Qualcomm, Microsoft and Google raise concerns about NVIDIA’s acquisition of ARM

Qualcomm, Microsoft and Google raise concerns about NVIDIA’s acquisition of ARM

Following the launch of the RTX 30 series GPUs last year, NVIDIA announced that it had signed a definitive agreement to acquire UK-based chip designer ARM. With the acquisition, NVIDIA plans to create “the leading computing company for the age of AI,” but the deal doesn’t seem to be going down well with companies like Qualcomm, Microsoft, and Google.

According to a recent report from Bloomberg, Qualcomm, Microsoft, and Google have raised concerns about NVIDIA’s acquisition of ARM with antitrust bodies in various regions. The companies claim that the deal would harm competition in the industry by giving NVIDIA complete control of ARM’s chip designs. This could eventually result in NVIDIA preventing other chipmakers from accessing ARM’s intellectual property.


Although NVIDIA’s CEO Jensen Huang has previously promised that the acquisition wouldn’t have any effect on ARM’s current licensing model, sources familiar with the matter told CNBC that Qualcomm has opposed the deal because it “doesn’t think Nvidia will be able to fully capitalize on the acquisition without crossing certain lines that people are worried about.”

The deal is currently being reviewed by antitrust bodies in the US, UK, EU, and China. Sources familiar with the matter have revealed that the Federal Trade Commission’s (FTC) investigation has moved to a “second phase,” and the US regulator has asked SoftBank, NVIDIA, and ARM to provide more information. During the second phase, the FTC will also engage with other companies that will be affected by the deal to help it come to a decision, they added.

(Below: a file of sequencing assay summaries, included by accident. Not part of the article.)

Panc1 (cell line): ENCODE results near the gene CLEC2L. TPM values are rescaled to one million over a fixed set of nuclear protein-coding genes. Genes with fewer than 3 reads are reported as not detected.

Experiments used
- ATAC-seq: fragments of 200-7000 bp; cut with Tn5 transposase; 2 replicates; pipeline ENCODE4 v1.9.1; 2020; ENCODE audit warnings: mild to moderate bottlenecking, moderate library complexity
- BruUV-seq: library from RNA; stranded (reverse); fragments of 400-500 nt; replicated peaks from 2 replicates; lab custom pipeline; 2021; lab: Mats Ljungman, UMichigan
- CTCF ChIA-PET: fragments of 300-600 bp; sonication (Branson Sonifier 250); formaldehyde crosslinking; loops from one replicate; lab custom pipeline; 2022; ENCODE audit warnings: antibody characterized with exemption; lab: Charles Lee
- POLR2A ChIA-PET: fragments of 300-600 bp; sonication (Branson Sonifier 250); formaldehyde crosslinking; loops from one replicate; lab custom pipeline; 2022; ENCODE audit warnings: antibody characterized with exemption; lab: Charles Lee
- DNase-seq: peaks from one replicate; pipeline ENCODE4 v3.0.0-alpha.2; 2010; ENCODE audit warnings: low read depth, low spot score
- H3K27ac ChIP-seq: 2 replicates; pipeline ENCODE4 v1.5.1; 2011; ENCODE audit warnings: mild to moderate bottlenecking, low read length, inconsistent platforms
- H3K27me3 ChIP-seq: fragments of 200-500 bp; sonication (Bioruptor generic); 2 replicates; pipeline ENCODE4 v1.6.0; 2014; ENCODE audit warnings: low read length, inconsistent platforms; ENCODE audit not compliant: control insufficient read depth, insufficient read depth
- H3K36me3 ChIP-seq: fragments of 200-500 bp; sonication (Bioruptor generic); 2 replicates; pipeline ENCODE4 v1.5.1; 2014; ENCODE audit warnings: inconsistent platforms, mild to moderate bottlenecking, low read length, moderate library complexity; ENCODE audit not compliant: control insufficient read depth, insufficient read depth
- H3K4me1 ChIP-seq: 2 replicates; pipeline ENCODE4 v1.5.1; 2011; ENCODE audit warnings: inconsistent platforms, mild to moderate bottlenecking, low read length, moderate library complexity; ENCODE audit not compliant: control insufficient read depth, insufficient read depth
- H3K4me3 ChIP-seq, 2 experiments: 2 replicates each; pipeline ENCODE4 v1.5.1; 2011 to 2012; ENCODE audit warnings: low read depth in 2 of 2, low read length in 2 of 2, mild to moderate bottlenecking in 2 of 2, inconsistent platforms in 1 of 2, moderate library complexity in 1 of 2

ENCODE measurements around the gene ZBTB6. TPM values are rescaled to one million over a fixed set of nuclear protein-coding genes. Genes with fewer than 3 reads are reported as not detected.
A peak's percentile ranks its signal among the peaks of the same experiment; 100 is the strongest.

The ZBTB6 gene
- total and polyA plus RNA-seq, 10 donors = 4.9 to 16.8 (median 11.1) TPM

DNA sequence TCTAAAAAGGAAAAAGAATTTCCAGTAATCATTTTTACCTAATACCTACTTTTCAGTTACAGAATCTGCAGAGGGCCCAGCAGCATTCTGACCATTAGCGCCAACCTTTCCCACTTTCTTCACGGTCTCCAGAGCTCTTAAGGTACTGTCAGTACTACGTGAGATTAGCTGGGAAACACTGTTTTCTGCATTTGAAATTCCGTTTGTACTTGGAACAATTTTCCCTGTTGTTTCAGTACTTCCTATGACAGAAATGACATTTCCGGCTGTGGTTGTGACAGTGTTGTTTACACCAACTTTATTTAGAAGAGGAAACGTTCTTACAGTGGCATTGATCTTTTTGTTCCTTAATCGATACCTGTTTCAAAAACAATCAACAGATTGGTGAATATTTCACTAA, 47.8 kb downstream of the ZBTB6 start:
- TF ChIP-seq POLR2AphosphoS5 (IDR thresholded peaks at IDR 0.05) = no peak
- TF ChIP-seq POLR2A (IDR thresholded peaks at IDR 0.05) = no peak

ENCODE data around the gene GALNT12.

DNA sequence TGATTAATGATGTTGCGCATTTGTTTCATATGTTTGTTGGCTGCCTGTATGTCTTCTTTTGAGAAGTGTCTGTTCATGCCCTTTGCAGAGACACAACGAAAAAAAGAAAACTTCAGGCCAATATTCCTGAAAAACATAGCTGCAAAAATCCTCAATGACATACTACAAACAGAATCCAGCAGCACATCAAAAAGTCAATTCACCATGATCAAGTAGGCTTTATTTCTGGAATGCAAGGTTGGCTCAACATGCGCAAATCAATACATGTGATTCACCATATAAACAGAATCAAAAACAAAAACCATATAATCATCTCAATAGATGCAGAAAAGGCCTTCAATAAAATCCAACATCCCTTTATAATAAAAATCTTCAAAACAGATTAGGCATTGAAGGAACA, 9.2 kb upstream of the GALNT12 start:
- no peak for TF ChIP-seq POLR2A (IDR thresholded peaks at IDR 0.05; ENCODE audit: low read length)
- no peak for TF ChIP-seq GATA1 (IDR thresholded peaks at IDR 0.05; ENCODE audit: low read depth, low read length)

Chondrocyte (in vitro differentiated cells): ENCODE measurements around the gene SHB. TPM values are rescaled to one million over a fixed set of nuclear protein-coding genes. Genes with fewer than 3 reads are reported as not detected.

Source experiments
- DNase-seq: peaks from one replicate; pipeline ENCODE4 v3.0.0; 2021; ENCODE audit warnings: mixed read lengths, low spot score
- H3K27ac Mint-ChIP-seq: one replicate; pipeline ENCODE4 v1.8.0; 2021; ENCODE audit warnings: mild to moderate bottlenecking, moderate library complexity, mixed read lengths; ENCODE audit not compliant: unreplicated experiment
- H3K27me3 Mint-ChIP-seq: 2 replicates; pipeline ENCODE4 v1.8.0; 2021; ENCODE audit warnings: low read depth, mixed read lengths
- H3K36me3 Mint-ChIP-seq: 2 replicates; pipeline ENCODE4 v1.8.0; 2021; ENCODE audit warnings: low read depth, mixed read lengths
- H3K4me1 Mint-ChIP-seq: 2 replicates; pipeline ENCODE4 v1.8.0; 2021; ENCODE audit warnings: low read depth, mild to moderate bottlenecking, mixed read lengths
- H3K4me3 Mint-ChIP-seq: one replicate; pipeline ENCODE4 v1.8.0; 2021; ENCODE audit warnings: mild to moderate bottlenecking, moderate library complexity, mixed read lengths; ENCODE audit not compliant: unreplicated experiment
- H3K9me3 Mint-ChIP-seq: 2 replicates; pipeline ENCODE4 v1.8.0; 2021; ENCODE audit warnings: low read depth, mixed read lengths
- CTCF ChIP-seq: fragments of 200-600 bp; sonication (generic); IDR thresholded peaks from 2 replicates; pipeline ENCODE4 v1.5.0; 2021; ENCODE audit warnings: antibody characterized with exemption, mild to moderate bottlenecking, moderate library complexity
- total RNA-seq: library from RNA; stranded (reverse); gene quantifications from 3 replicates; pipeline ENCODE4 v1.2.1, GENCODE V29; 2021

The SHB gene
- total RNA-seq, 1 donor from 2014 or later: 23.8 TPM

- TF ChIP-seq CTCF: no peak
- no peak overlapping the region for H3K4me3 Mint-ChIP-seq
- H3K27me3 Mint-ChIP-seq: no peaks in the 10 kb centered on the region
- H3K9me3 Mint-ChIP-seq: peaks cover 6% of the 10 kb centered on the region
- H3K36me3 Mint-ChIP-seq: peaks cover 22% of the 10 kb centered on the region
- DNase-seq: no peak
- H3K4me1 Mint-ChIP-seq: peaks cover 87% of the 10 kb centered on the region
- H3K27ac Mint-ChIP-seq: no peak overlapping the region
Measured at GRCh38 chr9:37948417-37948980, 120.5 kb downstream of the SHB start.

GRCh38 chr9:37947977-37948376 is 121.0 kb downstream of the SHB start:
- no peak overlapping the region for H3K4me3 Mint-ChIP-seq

Despite the opposition, NVIDIA remains optimistic. In a statement to CNBC, the company said that it is confident regulators will see the acquisition’s benefits and reiterated its plans to continue ARM’s open licensing model. However, industry sources disagree with NVIDIA’s sentiment and think that the acquisition has a very high chance of being blocked by one or more regulators. One of the sources was quoted saying:

“At the end of the day, whether this deal is anti-competitive or not, is based on a very simple idea: Arm is an enabler of competition. It enables companies to go out and compete. Whether you are MediaTek, Amazon Web Services, Qualcomm, or NXP. Any company — regardless of your R&D (research and development) budget — can take and license from Arm and build their own Arm-based CPU. That is a unique model. The incentive (for Arm) is to share its technology with as many people as possible, and the only thing they can get in exchange for that is royalties. That creates trust between Arm and its licensees. These licensees feed information to Arm that can (help it to) make better products to enable the next generation (of products) to obtain more revenues. It’s a virtuous cycle.”

Regardless, it will likely take several months for regulators to complete their review and announce their final decision. We’ll update this post as soon as we receive more information on the matter.

About author

Pranob Mehrotra
Pranob Mehrotra

A Literature and Linguistics graduate with a keen interest in everything Android. When not writing about tech, Pranob spends most of his time either playing League of Legends or lurking on Reddit.

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